One of my former students, now a sophomore, visited the other day and reminisced about last year’s econ class. It was a hard class for him, but he pulled through with a B-.
Out of the blue, he said: “I wasn’t afraid of you.”
I was a little taken aback. “What do you mean?” I asked him. “Are other students afraid of me?”
“No, no,” he said. “But I am afraid to ask teachers questions in other classes. I wasn’t afraid to ask you because you didn’t make me feel stupid.”
Well, good. I do remember him asking lots of questions, even repeating back to me things I had just said, like, “So when interest rates rise, investment falls? Do I have that right?”
But now my curiosity was piqued.
I didn’t want to know who, exactly, is making students feel stupid for asking questions. I don’t encourage students to complain about other teachers. But I wanted to know how teachers are making kids feel stupid. What is it they say or do?
Because I can’t imagine any of my colleagues doing so intentionally.
The student explained that sometimes teachers get visibly impatient with student questions. The classic case is when a student asks a question that the teacher just answered, so the teacher naturally responds, “I just said that! Were you even listening?”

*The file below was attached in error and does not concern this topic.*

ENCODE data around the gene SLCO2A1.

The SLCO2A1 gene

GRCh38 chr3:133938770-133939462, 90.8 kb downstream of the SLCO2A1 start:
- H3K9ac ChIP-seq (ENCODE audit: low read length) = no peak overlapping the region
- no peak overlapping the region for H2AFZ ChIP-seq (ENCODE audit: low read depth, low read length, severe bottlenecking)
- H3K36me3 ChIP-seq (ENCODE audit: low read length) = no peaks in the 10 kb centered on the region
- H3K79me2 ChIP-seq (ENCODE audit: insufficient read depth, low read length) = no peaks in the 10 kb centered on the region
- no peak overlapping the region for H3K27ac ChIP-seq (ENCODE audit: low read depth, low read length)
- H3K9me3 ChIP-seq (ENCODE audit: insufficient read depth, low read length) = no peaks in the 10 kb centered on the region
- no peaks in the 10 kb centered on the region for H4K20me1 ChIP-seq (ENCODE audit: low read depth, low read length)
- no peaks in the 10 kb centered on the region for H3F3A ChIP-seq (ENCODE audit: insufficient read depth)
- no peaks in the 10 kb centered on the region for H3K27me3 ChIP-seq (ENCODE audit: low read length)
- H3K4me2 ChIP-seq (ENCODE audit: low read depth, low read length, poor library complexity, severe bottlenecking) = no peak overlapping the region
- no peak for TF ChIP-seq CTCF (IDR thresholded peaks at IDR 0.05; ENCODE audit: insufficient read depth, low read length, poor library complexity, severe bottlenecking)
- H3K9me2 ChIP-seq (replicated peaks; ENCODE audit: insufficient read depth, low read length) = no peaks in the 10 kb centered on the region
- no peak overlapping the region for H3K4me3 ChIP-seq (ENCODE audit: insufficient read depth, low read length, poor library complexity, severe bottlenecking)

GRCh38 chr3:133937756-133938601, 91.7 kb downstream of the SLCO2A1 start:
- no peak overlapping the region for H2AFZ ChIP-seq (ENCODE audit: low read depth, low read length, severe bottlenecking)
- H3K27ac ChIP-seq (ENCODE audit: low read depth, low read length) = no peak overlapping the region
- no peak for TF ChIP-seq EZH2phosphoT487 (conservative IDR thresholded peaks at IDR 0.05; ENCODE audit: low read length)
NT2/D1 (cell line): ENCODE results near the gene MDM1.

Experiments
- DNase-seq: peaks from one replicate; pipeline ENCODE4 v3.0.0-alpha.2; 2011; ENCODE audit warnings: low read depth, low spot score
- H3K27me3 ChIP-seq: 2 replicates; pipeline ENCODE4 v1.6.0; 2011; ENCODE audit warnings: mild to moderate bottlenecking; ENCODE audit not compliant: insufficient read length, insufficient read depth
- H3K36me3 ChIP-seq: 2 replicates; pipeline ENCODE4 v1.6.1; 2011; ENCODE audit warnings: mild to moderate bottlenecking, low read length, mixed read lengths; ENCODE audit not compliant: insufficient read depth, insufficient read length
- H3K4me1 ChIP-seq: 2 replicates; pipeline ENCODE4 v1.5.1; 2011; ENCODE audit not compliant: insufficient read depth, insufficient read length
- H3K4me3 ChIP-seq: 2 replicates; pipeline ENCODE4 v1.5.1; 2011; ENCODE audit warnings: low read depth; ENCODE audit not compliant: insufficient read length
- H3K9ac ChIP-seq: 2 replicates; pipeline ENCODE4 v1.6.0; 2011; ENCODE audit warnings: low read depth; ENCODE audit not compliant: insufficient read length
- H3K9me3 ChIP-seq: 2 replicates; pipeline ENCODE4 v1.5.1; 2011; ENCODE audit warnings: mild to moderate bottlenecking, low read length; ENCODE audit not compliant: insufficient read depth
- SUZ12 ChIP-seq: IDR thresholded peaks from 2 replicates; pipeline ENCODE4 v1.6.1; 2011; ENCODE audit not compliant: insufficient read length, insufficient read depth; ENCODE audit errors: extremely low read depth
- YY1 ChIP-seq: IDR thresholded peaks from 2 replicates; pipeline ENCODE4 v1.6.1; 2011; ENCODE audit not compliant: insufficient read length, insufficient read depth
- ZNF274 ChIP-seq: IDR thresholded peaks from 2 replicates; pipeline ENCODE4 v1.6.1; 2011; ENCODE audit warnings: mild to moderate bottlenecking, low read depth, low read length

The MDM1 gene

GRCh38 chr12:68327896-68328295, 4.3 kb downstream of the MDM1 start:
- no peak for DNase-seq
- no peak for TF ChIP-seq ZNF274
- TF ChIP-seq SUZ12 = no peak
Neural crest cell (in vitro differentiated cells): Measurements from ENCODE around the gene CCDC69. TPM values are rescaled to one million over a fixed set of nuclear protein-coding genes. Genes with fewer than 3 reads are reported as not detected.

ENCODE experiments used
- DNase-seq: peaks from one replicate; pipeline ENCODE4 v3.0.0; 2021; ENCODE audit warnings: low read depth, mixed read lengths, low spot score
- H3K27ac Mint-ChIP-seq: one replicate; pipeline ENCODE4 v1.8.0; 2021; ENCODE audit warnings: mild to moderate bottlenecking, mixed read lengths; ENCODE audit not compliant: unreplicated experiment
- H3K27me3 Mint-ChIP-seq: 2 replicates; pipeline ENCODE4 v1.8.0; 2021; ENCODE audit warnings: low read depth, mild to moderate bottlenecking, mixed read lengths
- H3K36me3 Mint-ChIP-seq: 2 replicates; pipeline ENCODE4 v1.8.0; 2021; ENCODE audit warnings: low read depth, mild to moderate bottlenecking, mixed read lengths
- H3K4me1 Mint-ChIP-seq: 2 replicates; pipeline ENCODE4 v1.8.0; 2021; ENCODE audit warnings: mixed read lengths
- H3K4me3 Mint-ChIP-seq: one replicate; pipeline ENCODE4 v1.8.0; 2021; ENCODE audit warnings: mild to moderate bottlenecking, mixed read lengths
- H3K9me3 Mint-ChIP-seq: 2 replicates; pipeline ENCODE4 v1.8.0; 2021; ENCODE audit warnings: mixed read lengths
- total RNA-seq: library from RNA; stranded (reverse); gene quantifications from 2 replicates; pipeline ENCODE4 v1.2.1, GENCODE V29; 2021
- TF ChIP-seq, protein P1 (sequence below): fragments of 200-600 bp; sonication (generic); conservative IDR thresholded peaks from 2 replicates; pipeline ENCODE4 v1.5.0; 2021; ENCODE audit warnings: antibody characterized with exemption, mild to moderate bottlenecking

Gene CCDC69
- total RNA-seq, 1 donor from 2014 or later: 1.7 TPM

I get that. I told him: You know, I’ve been in those shoes many times, and I’m sure I’ve said those exact words to a few exasperating students. Especially when I’ve just given specific instructions, and someone pipes up, “What do you want us to do?”
Then he added that sometimes, teachers also laugh at questions. Students might even laugh along, realizing how absurd the question was.
But deep down they’re not laughing, he said. They’re shutting down. Once any student has been embarrassed in front of the class, most kids won’t risk it happening to them.
By this time, I was feeling pretty bad. I know I’ve done that too. Some questions are just so absurd, and so are some answers.
I remember the kid years ago who raised his hand when I asked: What gives our money value? He answered: “God! It says in God we trust!”
I admit it. I started laughing. I wonder how he felt?
My former student’s observations were a good reminder, as we start a new semester, that our students are constantly observing us, gauging whether it is safe to ask us questions, whether it’s safe to answer our questions, whether they’re going to lose face by participating in our class.
As annoying as it can be, we have to be as patient as we possibly can, because snapping at them or laughing at them or ignoring them are all bad options — they send a loud signal to all of the students that we can’t be trusted.
Perhaps the best thing to do, if you really can’t stand one more dumb question, is to talk privately with the offending student and explain that it’s frustrating for you to constantly repeat yourself. Listening is important, too. Respecting your teacher’s time is important, too.
But not embarrassing or intimidating students? That has to be #1.
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